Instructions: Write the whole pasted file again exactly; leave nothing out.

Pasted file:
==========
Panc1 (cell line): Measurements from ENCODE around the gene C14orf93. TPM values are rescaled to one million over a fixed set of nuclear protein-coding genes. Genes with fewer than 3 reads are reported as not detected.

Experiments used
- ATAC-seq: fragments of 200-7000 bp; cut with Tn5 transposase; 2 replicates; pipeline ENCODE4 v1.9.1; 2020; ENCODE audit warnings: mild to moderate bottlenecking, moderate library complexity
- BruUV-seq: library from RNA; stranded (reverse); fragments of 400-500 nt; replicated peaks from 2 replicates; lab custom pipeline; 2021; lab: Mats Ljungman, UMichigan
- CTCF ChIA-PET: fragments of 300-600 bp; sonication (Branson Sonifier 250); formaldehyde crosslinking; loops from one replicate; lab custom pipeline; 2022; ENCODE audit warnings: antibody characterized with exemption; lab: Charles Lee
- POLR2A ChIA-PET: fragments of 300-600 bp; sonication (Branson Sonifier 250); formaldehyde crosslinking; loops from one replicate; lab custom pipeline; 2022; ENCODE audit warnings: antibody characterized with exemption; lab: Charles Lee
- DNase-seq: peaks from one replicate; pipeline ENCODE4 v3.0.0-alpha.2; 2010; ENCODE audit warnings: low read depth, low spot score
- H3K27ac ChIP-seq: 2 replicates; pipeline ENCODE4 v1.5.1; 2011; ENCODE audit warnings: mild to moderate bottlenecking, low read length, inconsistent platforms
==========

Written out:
Panc1 (cell line): Measurements from ENCODE around the gene C14orf93. TPM values are rescaled to one million over a fixed set of nuclear protein-coding genes. Genes with fewer than 3 reads are reported as not detected.

Experiments used
- ATAC-seq: fragments of 200-7000 bp; cut with Tn5 transposase; 2 replicates; pipeline ENCODE4 v1.9.1; 2020; ENCODE audit warnings: mild to moderate bottlenecking, moderate library complexity
- BruUV-seq: library from RNA; stranded (reverse); fragments of 400-500 nt; replicated peaks from 2 replicates; lab custom pipeline; 2021; lab: Mats Ljungman, UMichigan
- CTCF ChIA-PET: fragments of 300-600 bp; sonication (Branson Sonifier 250); formaldehyde crosslinking; loops from one replicate; lab custom pipeline; 2022; ENCODE audit warnings: antibody characterized with exemption; lab: Charles Lee
- POLR2A ChIA-PET: fragments of 300-600 bp; sonication (Branson Sonifier 250); formaldehyde crosslinking; loops from one replicate; lab custom pipeline; 2022; ENCODE audit warnings: antibody characterized with exemption; lab: Charles Lee
- DNase-seq: peaks from one replicate; pipeline ENCODE4 v3.0.0-alpha.2; 2010; ENCODE audit warnings: low read depth, low spot score
- H3K27ac ChIP-seq: 2 replicates; pipeline ENCODE4 v1.5.1; 2011; ENCODE audit warnings: mild to moderate bottlenecking, low read length, inconsistent platforms